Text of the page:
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The Cyberposium, which took place at the weekend, is organised and run by Harvard Business School students. It attracts hundreds of students from campuses worldwide who are working on MBA degrees and offers them a chance to hear speeches and panel discussions featuring academics, IT executives and leaders of companies that rely heavily on IT. Based on various conference sessions and speeches, these areas drew keen interest:
Security technologies including biometrics like iris and fingerprint scanning, but also more intrusive and, therefore controversial, identity methods such as body scanning. Over and over again, executives noted that this area is going to be a big one in coming years, spurred by concerns after the September 11 attacks on the US.
The tricky terrain of maintaining freedoms, including the right to privacy, will continue to be at the fore as security technologies are developed and deployed. Over time, a calmer attitude will prevail and tighter security will be in place where it needs to be, such as at large sporting events like the Super Bowl and the Olympics, and in airports, train stations and subway systems rather than across a broad spectrum of public places, speakers suggested.
There also seems to be agreement that there is a need for technology that improves the ability to analyse huge amounts of personal data stored in various places, in order to help law enforcement agencies prevent criminal activity without hampering freedoms and movement of people just trying to go about their lives and business, speakers said.
Artificial Intelligence is a regular topic of conversation at Harvard University and its neighbour, the Massachusetts Institute of Technology, and seems to be outgrowing the negative connotations that came to be associated with it years ago, speakers said. Interestingly enough, AI has been pushed forward by the toy industry, home to the first widespread, affordable applications of robots, which rely on AI technologies.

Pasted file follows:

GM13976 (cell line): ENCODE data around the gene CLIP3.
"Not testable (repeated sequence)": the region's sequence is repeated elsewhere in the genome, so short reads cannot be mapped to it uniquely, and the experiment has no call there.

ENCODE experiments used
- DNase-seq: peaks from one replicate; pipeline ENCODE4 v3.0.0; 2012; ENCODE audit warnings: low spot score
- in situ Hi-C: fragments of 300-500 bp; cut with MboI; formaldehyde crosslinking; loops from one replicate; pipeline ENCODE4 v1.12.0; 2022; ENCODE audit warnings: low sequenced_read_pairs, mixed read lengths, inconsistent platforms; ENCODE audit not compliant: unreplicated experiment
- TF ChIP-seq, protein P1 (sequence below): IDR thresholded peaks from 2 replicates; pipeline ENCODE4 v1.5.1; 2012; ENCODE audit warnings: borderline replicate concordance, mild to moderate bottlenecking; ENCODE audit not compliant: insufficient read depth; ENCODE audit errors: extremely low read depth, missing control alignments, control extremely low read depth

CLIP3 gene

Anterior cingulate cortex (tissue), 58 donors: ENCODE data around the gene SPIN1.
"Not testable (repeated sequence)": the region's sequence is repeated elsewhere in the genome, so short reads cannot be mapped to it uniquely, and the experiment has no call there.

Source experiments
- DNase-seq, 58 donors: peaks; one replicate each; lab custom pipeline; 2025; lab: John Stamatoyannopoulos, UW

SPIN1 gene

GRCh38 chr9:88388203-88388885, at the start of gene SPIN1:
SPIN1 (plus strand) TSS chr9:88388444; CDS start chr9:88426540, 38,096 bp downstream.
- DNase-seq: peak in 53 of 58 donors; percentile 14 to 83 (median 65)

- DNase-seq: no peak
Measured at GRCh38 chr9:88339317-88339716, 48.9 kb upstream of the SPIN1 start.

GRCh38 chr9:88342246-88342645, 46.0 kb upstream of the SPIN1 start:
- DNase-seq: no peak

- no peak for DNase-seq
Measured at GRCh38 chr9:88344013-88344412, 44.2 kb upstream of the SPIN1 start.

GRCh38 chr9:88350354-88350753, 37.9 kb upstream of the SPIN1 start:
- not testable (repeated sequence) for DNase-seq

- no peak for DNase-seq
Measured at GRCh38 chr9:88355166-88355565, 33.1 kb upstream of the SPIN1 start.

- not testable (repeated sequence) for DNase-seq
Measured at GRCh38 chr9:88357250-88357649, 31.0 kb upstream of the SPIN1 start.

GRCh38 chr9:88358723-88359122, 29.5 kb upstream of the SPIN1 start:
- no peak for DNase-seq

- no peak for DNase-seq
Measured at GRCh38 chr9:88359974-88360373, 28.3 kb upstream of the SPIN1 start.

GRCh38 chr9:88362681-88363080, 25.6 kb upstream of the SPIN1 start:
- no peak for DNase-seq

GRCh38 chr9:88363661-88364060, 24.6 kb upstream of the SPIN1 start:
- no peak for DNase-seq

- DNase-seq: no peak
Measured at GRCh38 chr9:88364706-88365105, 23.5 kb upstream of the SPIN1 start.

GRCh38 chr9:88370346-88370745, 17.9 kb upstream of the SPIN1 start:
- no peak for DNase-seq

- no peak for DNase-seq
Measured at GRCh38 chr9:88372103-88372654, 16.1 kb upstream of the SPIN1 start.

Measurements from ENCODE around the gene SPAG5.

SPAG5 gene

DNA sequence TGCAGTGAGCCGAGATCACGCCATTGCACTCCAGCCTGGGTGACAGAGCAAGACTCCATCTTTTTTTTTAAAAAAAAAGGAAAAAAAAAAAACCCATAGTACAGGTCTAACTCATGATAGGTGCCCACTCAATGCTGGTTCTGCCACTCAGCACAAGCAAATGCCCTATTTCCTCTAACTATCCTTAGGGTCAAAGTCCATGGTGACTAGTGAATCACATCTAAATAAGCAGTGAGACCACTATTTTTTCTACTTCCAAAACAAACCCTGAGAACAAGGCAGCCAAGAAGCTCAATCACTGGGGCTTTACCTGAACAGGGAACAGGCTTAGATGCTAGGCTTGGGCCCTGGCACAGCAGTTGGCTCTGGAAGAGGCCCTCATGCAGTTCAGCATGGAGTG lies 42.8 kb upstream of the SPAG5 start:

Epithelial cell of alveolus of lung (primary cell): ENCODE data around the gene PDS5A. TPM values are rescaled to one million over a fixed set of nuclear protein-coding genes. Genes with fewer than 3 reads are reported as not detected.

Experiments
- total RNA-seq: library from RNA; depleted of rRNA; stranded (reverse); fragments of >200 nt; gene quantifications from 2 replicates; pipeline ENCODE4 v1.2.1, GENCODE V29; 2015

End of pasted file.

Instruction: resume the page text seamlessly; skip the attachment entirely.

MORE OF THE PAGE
Future applications will involve sending robots into dangerous situations for police and military use, an application that has been employed in Afghanistan and will continue to evolve, said Helen Greiner, co-founder and president of iRobot.
While Greiner envisages a world where robots clean our homes and offices, freeing us from mundane chores, Michael de la Maza, chief executive officer of Outerware, predicts that within the next 50 years artificial intelligence will be on a par with human intelligence, making the agricultural, industrial and Internet revolutions irrelevant by comparison.
When AI does catch up, it will quickly overtake human intelligence. "It will blow us away," he said.
Advanced networking and telecommunication products and services including 3G and wireless advances, topped a lot of forward-looking lists at the conference.
Numerous speakers opined that 2002 is "the year of VoIP". Of course, some of us have heard that same opinion offered before. But Cyberposium attendees were told that the infrastructure is now ready and the technology is, too.
Wireless technologies also got a lot of attention, and not just wireless computing and networking. All manner of common household devices and functions such as lighting systems will be wireless in the future, said Robert Poor, founder of Ember.
Before then, though, the US will see 3G services become more widespread. Infrastructure providers are putting the hardware and software in place for that, said Bruce Claflin, chief executive officer of 3Com. Bluetooth also could well take off, he said, with this year proving a turning point one way or the other for the technology.